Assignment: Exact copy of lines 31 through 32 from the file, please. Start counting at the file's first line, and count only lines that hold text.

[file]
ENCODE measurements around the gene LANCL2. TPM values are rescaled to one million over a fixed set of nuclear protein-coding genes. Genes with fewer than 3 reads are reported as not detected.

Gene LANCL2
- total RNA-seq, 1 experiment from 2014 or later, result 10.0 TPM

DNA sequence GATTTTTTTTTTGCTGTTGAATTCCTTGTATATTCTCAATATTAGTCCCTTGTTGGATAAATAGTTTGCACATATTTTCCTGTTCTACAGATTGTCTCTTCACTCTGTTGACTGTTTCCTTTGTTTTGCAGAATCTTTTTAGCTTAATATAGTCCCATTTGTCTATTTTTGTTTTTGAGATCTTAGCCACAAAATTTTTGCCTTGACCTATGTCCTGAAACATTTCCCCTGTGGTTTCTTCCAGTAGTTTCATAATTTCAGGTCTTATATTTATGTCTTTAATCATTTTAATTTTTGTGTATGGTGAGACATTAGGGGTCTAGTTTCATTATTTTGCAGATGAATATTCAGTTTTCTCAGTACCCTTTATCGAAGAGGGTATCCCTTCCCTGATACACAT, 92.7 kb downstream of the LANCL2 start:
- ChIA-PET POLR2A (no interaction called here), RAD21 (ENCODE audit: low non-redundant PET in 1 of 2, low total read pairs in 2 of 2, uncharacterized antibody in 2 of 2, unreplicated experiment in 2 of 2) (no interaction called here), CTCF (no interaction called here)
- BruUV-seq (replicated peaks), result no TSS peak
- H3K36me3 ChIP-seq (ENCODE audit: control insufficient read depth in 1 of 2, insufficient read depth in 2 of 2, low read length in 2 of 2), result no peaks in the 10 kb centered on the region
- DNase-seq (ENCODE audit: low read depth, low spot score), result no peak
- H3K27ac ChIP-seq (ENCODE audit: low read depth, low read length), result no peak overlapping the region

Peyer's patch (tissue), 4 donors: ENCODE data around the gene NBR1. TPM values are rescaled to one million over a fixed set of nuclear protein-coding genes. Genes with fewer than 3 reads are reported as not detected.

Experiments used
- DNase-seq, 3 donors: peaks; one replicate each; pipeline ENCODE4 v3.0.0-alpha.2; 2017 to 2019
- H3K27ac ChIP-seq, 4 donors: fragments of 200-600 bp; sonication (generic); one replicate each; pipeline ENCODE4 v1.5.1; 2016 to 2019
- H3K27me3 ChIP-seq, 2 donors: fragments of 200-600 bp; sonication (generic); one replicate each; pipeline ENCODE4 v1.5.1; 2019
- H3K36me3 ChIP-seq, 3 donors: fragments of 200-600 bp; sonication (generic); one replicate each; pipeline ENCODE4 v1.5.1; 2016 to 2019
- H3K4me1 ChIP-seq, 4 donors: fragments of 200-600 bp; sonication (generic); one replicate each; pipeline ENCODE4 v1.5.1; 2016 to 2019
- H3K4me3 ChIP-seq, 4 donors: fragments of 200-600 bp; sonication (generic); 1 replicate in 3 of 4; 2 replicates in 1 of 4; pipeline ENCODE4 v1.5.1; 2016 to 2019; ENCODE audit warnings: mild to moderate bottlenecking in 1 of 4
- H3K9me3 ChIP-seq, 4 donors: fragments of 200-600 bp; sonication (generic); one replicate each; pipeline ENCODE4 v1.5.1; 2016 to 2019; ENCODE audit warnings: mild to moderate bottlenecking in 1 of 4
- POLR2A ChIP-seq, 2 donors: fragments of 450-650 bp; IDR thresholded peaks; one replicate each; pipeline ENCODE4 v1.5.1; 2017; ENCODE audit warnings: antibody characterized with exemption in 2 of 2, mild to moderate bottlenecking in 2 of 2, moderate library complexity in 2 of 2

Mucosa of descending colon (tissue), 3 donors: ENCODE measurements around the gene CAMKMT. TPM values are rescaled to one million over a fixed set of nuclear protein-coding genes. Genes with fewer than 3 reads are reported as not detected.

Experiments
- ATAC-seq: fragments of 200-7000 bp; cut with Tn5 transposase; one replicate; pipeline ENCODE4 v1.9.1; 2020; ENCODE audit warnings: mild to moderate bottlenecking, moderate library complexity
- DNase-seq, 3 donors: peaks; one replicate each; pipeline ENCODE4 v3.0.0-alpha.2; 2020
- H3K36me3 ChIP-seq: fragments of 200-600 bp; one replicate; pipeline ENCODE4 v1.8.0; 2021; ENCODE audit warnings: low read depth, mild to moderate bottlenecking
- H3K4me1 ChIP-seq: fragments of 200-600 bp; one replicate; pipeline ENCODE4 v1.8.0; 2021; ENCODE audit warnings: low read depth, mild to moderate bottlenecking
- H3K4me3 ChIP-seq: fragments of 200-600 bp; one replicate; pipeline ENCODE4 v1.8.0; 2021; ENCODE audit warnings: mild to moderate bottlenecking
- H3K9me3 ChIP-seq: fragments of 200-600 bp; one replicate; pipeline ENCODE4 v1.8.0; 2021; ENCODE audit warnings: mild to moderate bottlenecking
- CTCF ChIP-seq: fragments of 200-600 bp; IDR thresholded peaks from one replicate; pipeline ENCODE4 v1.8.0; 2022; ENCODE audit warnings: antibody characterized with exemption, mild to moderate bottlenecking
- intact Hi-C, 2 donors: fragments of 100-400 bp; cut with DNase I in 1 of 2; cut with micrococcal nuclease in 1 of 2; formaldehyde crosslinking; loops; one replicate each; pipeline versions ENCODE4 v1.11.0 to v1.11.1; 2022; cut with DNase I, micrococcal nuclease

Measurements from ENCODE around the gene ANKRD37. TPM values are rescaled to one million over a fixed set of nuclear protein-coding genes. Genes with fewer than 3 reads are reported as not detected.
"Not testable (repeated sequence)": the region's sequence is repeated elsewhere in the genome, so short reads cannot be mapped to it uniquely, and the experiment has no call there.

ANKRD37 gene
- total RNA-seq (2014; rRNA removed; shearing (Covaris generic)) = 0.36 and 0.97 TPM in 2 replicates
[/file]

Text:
"Not testable (repeated sequence)": the region's sequence is repeated elsewhere in the genome, so short reads cannot be mapped to it uniquely, and the experiment has no call there.

ANKRD37 gene